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There is a very tight window of opportunity (just today December 19 until
midnight and perhaps tomorrow) to deliver your opinion to the public about
CCPE's Informal Assessment of foreign trained engineers (FTEs) through the most
popular radio show in Canada,
This morning Andy Barry, the host of CBC's Morning Show interviewed Elinor
Caplan, Minister of Citizenship and Immigration and Stephen(?) Green, an
immigration lawyer about the new regulations for the Immigration Bill C-11. Mr.
Green's point was that immigration will become more restrictive under the new
law and quoted several examples related to engineers. More interestingly, Andy
Barry invited immigrants to phone the "voice box" and leave a message about
how you have been treated since landing in Canada.
If you have a strong opinion on Canada's new immigration law, this is the
opportunity to air it.
If you are a FTE who has had the Informal Assessment done by the Canadian
Council of Professional Engineers - CCPE take the opportunity of phoning the
CBC voice box and leave a ONE MINUTE message to make your points.
If you are a FTE, you may consider the following points. But please prepare
your message with care: practice, using your own words; say only what is true
in your case; clock the time so it does not exceed one minute. Then phone (416)
205-5807 ASAP and listen to the recording. You will be asked to give your name
and phone number before recording you message. The message usually starts like
this: "It's John Smith from Hamilton, Ontario. I'm calling to comment
on/regarding/in response to..." or "My name is John Smith. I'm calling from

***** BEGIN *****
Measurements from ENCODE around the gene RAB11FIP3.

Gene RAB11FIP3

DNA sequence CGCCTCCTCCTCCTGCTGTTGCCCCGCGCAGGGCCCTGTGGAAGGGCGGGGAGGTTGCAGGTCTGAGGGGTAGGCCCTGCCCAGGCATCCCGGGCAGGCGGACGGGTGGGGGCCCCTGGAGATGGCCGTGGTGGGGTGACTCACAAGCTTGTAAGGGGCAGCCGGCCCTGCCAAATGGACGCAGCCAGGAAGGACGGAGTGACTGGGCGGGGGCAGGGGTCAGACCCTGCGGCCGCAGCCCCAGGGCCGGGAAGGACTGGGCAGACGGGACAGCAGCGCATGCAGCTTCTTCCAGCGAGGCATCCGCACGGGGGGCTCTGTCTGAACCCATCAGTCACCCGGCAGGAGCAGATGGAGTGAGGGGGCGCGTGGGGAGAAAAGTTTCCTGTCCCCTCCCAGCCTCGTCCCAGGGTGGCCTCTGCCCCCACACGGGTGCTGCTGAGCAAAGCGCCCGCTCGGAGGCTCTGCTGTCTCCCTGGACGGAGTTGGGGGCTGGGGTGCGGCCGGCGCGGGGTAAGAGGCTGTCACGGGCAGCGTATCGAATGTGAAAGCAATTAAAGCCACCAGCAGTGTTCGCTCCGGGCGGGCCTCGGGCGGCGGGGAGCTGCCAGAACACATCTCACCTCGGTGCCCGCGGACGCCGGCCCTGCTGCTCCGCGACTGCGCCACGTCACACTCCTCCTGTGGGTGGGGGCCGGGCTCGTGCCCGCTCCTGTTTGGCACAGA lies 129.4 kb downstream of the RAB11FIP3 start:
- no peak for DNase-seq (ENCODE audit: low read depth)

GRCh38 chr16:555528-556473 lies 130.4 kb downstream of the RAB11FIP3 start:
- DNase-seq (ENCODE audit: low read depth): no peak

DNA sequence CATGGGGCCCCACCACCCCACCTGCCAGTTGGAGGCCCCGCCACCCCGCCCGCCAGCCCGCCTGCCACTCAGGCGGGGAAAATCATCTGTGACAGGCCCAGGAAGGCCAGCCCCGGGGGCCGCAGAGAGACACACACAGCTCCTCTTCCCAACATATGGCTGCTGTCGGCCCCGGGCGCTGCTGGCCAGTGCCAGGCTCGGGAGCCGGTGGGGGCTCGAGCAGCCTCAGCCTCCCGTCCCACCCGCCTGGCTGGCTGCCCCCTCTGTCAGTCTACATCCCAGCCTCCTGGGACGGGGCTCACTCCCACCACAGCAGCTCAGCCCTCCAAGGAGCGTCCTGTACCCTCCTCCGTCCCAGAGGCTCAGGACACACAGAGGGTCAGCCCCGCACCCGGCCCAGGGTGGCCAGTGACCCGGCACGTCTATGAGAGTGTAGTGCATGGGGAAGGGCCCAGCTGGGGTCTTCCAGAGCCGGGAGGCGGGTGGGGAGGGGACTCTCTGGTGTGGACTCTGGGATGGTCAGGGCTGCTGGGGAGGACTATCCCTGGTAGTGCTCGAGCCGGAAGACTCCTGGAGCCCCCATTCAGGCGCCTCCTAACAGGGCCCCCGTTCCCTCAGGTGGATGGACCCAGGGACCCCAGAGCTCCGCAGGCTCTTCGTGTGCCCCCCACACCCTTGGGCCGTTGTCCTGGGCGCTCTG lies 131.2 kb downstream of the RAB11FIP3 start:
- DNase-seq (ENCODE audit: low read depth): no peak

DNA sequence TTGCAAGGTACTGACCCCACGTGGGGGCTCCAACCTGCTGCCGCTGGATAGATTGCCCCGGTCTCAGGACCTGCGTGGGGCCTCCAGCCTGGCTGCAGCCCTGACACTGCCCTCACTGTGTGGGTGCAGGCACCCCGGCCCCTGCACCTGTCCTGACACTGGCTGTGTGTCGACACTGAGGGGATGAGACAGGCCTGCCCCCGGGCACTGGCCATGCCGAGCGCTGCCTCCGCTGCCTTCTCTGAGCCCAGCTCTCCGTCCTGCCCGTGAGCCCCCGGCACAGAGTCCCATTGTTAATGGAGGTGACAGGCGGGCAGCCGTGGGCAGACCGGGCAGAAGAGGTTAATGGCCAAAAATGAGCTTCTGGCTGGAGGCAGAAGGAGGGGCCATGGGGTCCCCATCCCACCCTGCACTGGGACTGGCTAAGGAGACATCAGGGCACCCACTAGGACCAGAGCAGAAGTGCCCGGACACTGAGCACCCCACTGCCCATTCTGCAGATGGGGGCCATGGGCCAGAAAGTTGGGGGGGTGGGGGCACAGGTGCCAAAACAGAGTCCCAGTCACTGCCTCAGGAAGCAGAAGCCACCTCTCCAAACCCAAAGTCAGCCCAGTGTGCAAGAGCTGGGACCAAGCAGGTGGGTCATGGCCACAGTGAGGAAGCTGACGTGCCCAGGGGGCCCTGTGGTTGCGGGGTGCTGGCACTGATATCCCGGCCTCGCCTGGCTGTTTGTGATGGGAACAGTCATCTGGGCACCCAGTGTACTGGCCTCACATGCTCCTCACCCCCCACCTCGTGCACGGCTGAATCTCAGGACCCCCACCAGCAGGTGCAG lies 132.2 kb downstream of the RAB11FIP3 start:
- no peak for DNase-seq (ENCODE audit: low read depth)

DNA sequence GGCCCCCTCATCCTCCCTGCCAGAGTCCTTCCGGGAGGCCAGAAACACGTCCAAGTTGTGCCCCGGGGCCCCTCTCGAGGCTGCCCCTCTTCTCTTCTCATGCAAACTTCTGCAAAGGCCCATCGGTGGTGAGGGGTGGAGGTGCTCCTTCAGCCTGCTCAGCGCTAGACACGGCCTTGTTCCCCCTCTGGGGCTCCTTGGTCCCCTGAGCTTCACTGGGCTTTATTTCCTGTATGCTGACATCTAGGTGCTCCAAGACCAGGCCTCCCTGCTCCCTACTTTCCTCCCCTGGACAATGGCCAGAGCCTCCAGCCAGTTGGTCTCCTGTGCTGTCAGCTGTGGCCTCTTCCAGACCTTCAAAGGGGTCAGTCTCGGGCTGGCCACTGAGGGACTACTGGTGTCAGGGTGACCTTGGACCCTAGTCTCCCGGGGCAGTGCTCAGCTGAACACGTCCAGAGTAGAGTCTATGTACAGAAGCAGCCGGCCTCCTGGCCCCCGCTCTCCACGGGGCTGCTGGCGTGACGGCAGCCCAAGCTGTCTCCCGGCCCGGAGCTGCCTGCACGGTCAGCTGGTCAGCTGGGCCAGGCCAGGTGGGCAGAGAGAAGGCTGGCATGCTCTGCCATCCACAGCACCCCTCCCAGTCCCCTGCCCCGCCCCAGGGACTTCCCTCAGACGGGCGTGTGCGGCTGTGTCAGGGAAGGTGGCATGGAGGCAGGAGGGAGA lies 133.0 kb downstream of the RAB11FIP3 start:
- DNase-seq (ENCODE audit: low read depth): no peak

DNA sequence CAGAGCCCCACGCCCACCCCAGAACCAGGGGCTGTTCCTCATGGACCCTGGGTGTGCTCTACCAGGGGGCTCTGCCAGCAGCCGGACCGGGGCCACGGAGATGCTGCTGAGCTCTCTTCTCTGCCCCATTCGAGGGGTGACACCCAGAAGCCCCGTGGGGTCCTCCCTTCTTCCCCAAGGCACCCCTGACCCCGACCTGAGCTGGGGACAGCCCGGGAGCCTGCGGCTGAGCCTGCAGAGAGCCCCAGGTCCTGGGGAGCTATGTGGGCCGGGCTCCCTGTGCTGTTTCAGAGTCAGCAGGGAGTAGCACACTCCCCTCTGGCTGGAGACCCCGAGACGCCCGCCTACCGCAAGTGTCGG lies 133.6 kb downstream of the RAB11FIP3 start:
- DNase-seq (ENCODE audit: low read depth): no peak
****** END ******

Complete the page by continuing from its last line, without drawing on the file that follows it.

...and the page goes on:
Vancouver, B.C. I think the new immigration law is ...."
Points to consider:
1. You are an immigrant engineer (M. Sc. Eng. or Ph. D.) and are happy to be in
2. When you applied for a visa, CIC requested that you get an assessment from
the CCPE to establish whether you were an engineer; CCPE charged you $175 for
the assessment. You might have thought that with that assessment, you could
work as an engineer in Canada.
3. But in order to get a license to practice engineering in Ontario, you have
to apply again to Professional Engineers Ontario (this is unfair) and pay again
a $175 registration fee (doubly unfair).
4. Furthermore, one condition to get a license in Ontario is to gain "Canadian
experience" under the supervision of a licensed engineer. These opportunities
are very scarce, thus making it difficult to get the license.
Conclusion: your engineering skills are under-utilized and you cannot
contribute your full potential to Ontario.
Tune in the Morning Show at FM 99.1 MHz on December 20 between 6 a.m. and 9 a.m.
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